On first glance (and first listen), Digga D's high energy, party visuals and his light and cheeky take on the drill sound suggest an artist having the time of his life—and to some extent, he is. Recent hits like "Chingy" and "Woi" are notching up more views and streams than ever (not to mention a MOBO nomination), but behind the scenes the young drill pioneer is under unbearable pressure.
In 2018, the now 20-year-old rapper was convicted of conspiracy to commit violent disorder and immediately slapped with a Criminal Behaviour Order—the first artist to be given one—meted out by a judge with the aim of limiting who he associates with, where he goes and what he says in his music. The claim is that this order is designed to keep Digga away from influences and situations that would lead him back to a life of crime.
However, as the new documentary Defending Digga D uncovers, the reality is that the order is so extensive and so over the top that it becomes virtually impossible to follow to the letter. Not only that, but it's chipping away at the very thing keeping him away from crime: his music career.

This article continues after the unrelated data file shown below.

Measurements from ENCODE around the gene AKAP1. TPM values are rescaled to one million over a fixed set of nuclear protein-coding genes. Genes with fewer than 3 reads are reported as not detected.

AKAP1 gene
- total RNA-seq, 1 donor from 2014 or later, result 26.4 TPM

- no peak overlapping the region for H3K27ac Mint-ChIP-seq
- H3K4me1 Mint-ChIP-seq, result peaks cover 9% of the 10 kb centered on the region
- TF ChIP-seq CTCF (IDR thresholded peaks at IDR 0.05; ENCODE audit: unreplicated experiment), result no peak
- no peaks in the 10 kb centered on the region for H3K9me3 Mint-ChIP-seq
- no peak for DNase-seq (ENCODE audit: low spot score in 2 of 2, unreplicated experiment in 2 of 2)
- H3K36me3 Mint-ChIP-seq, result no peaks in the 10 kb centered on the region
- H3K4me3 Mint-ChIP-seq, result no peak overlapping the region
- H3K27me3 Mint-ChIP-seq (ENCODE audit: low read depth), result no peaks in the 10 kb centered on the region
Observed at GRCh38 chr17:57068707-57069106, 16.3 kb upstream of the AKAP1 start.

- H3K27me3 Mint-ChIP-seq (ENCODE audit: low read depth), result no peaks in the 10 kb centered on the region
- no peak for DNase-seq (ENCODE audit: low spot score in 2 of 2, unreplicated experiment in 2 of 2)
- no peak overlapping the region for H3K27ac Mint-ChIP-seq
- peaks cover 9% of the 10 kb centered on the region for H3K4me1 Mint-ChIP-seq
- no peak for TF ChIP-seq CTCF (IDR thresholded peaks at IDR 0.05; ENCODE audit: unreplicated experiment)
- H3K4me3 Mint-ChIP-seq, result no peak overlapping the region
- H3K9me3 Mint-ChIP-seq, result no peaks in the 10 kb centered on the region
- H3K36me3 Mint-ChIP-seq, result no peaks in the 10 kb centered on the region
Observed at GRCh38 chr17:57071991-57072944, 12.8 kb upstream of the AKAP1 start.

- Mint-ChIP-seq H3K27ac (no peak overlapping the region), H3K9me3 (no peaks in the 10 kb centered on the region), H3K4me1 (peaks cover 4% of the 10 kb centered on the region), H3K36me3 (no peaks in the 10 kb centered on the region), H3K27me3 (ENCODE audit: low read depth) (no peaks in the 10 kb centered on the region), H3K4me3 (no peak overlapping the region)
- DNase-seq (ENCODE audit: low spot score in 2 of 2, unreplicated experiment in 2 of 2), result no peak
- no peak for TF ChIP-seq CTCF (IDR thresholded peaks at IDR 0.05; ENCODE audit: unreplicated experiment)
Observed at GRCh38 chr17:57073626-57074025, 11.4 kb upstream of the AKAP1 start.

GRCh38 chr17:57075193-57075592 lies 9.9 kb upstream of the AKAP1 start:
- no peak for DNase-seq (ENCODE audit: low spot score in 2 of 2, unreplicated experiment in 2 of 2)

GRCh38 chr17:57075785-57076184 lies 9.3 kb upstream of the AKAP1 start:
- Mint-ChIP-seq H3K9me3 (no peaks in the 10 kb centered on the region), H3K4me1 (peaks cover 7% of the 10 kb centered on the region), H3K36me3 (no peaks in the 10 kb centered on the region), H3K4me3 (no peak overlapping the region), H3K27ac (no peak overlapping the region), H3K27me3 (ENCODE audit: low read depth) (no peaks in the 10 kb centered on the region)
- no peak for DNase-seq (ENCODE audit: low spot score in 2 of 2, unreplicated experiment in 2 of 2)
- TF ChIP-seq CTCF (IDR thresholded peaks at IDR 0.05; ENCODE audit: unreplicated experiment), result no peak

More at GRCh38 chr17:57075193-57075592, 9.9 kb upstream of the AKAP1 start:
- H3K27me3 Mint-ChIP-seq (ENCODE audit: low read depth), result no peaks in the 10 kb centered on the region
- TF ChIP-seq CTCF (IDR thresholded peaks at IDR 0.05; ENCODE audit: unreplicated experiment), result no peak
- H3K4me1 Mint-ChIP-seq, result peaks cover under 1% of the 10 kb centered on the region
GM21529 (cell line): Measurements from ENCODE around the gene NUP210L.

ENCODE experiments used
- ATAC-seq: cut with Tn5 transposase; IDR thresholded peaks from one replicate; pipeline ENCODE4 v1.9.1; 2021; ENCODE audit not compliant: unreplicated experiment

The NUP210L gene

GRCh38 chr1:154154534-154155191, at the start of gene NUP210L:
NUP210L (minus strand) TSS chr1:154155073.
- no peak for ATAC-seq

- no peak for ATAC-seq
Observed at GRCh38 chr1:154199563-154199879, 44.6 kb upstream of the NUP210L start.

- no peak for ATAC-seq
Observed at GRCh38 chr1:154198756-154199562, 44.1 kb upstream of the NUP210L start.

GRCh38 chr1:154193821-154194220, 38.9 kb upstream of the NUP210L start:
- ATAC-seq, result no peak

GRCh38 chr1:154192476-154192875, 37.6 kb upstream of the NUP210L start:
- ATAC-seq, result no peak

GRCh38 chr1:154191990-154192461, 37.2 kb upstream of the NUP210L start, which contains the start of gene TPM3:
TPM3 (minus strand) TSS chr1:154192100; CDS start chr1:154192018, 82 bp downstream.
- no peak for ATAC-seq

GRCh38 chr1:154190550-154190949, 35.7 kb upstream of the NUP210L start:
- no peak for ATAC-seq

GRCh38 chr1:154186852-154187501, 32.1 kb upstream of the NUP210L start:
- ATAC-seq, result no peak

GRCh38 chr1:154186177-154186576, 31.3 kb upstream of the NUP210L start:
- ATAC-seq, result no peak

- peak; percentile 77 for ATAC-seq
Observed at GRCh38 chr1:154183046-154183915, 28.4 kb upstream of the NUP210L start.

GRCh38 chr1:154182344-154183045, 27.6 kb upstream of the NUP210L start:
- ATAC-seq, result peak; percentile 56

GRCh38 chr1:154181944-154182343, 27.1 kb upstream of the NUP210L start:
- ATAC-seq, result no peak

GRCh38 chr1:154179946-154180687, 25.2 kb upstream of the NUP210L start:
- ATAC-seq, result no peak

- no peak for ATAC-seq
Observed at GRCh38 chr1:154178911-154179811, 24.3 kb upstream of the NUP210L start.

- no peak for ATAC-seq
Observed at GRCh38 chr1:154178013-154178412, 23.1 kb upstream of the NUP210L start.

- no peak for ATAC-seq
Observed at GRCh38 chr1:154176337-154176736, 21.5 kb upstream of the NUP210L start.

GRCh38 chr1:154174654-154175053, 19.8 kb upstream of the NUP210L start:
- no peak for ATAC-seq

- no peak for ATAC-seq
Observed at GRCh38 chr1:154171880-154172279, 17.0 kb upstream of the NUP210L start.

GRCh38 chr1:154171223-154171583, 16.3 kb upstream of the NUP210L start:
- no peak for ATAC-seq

Speaking with the BBC, Digga D said: "I've learnt from my mistakes. I wouldn't be where I am today if I didn't make some of the mistakes I made, but I'm not a man that likes to live in the past. I like to move forward and I think about the future a lot."
Described by director Marian Mohamed as "a story about youth, race and the law", the hour-long documentary is out now on BBC Three and will be broadcast again on BBC One on November 27.
This year I've been working on my first long-form documentary. It's about the talented Drill rapper @DiggaD_CGM, and his team, who I first met at outside the Feltham prison gates. It's a story about youth, race and the law. Please watch on @bbcthree @BBCOne pic.twitter.com/q8JKrO3YbY— MarianMohamed (@marianm0h) November 18, 2020